Habib’s research and scholarship is reflected in every paragraph, giving the women’s stories a solid grounding in the historic context and the social realities of the time. The story takes the scant and discontinuous facts and stitches them together into a complete fabric, filled in with plausibilities. We follow Rughum and Najda, the title characters, coming from very different social backgrounds but bound by mutual attraction. We see into the life of the poet Bathal who dared to sing in praise of the love of women in front of the Caliph. We learn of the shadowy world of the tharifas, the “witty women” who found each other in the face of their restricted lives and forbidden passions. And we are introduced in passing to the many scholars and authors whose observations and opinions left the evidence of these women’s lives for us to enjoy. We are treated to flights of language that are often lyrical, drawing on the rhythms and imagery of medieval Arabic love poetry.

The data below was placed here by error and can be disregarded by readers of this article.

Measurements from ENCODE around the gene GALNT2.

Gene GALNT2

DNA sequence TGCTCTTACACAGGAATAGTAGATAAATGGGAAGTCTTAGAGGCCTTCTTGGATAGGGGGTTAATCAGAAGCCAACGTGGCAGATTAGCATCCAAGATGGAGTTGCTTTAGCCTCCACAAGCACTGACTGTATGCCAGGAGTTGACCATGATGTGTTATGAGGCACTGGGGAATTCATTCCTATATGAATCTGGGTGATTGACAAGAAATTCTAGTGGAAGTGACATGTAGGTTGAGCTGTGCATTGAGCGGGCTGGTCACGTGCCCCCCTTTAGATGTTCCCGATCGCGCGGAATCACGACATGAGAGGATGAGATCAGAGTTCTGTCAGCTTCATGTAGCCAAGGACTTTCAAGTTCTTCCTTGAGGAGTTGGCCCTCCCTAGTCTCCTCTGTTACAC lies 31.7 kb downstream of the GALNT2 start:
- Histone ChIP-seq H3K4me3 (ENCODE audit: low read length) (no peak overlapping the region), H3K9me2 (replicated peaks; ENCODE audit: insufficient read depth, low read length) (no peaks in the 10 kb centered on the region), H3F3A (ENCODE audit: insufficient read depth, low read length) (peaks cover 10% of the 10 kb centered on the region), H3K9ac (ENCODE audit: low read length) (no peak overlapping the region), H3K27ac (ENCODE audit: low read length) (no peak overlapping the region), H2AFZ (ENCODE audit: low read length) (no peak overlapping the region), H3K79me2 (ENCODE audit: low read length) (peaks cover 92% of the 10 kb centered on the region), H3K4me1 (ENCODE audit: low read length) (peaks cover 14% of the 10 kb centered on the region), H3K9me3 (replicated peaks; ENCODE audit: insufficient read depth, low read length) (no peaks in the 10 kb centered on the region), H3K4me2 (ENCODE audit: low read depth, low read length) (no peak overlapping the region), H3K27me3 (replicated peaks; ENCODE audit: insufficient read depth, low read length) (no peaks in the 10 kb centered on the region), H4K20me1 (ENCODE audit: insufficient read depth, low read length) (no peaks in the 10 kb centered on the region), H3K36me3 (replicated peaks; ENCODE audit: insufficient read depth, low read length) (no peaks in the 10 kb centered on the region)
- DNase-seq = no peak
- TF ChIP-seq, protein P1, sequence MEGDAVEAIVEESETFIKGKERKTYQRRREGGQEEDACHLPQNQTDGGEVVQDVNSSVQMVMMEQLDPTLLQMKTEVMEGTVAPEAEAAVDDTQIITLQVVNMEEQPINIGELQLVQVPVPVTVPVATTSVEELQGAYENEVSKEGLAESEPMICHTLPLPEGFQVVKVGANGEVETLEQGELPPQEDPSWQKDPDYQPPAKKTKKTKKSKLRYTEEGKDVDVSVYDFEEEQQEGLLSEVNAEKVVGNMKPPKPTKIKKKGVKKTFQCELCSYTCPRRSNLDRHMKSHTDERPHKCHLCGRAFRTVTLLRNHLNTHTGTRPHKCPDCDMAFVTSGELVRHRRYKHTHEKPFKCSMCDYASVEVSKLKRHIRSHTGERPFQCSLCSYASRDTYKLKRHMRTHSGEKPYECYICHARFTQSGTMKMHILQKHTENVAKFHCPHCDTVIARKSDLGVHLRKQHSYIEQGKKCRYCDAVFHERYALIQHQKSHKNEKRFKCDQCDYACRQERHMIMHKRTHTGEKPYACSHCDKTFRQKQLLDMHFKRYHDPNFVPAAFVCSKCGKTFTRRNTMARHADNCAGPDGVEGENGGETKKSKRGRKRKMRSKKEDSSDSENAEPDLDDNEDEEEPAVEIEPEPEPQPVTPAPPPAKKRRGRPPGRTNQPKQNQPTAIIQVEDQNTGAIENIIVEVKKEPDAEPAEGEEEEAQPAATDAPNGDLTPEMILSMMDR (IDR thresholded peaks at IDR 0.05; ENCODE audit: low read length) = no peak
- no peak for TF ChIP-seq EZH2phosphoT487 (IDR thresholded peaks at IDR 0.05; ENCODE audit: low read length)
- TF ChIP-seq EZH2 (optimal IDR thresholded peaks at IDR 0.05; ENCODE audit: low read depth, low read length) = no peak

What we don’t have, unfortunately, is a coherent novel. The text is fatally uncertain whether it wants to be a fictionalized history or historic fiction and falls, in the end, somewhat awkwardly into the former camp.
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Format: Paperback
At first I was hesitant. How could both history and queer politics meet on the carpet of the Arab world and survive? But like with all magic, once I step gingerly upon the carpet it flew--and me with it--to the far ends of the earth and then safely back again. No really, I could not expect so much to transpire between two covers of a single book.